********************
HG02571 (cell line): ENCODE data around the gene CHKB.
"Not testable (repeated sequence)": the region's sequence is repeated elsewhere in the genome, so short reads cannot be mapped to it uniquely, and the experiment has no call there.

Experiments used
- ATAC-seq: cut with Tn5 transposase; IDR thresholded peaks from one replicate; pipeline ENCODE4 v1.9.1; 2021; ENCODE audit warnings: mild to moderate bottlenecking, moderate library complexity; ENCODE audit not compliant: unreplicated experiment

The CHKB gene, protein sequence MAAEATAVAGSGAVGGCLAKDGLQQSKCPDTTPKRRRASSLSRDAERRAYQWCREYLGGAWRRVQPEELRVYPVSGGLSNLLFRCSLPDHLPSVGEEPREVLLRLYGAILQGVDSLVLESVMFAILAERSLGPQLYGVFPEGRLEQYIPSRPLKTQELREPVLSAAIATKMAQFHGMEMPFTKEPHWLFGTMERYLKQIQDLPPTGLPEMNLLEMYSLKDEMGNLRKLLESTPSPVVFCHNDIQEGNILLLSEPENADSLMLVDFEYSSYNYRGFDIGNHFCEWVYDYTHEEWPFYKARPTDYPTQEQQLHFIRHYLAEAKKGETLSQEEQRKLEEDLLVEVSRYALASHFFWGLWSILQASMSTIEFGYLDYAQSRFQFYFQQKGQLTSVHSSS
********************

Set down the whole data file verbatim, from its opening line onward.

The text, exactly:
HG02571 (cell line): ENCODE data around the gene CHKB.
"Not testable (repeated sequence)": the region's sequence is repeated elsewhere in the genome, so short reads cannot be mapped to it uniquely, and the experiment has no call there.

Experiments used
- ATAC-seq: cut with Tn5 transposase; IDR thresholded peaks from one replicate; pipeline ENCODE4 v1.9.1; 2021; ENCODE audit warnings: mild to moderate bottlenecking, moderate library complexity; ENCODE audit not compliant: unreplicated experiment

The CHKB gene, protein sequence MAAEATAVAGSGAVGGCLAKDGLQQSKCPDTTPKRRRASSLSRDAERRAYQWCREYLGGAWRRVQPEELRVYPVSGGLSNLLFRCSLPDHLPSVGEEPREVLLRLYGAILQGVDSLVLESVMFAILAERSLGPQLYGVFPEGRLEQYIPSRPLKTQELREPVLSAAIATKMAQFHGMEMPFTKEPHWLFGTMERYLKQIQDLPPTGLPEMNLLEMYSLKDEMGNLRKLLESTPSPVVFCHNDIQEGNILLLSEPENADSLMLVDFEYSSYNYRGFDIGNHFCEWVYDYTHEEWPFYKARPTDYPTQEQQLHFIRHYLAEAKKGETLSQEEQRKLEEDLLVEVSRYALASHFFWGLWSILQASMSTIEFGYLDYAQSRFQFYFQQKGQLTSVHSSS